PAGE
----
The evidence speaks so eloquently that even “the invisible things of him from the creation of the world are clearly seen, being understood by the things that are made, even his eternal power and Godhead; so that they are without excuse” (Romans 1:20) if they choose not to believe and therefore to merit and face His wrath (v. 18).

“All things were created by him, and for him” (Colossians 1:16). Mankind can take no pride in it nor rebellious solace in the idea of naturalistic origin, for “thou art worthy, O Lord, to receive glory and honour and power: for thou hast created all things, and for thy pleasure they are and were created” (Revelation 4:11). JDM

Add Up the Columns

But now being made free from sin, and become servants to God, ye have…everlasting life. —Romans 6:22

God calls us into the joys and reality of eternal life. He calls us into purity of life and spirit, so that we may acceptably walk with Him. He calls us into a life of service and usefulness that brings glory to Himself as our God. He calls us into the sweetest fellowship possible on this earth—the fellowship of the family of God!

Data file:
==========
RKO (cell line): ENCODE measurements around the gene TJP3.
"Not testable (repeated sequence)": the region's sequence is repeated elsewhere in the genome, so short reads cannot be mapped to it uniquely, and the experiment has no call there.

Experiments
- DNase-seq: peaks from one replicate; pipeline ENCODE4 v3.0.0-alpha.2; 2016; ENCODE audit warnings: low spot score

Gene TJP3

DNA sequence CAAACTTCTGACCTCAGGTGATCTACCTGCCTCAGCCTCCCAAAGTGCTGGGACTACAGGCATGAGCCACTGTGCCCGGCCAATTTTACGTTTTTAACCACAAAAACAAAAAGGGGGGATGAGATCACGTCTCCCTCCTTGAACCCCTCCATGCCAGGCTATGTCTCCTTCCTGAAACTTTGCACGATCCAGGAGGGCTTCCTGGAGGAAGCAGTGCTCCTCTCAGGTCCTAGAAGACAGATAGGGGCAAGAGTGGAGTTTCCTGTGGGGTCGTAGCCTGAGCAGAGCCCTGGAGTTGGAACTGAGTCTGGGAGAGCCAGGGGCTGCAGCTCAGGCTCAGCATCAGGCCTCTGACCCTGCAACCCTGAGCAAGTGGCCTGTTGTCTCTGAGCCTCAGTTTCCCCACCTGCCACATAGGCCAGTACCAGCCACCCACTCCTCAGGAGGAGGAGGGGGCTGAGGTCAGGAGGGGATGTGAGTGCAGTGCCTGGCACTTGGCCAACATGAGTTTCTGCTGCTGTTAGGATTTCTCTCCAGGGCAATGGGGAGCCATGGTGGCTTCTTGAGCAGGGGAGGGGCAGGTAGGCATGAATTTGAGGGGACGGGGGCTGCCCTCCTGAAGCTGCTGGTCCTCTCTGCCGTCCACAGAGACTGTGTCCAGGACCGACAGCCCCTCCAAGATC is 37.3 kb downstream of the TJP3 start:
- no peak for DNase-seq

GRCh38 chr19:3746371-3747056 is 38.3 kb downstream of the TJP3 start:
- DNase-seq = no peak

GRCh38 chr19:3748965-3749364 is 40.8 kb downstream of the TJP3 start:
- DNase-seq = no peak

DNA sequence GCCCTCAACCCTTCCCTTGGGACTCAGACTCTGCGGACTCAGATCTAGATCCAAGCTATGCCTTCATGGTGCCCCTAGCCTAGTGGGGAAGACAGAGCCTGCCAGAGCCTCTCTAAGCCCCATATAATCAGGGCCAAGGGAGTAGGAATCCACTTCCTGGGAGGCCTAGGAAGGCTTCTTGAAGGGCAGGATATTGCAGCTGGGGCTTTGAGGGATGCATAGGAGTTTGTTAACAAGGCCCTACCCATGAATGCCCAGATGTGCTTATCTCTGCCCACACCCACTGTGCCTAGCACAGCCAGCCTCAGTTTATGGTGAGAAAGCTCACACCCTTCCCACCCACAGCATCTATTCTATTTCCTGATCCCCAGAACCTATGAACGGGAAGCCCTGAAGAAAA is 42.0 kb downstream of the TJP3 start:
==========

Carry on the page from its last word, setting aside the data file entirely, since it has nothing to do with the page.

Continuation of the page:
I hope I never hear any Christian bragging even a little bit about what he or she gave up and how much it cost him or her to answer the call of God. Anything that we were or any abilities that we possessed were as nothing compared to what God has called us into as His believing children.

Why is it so difficult in our churches for us to be honest about our lives and our condition as sinners alienated from God? We did not give up anything when God in His love and mercy called us unto Himself and into the blessings of grace and forgiveness and peace. JAF049

Counting is not the language of poetry or sentiment but of cold, unerring calculation. It adds up the columns thus: sorrow, temptation, difficulty, opposition, depression, desertion, danger, discouragement…but at the bottom of the column God’s presence, God’s will, God’s joy, God’s promise, God’s recompense. ISS093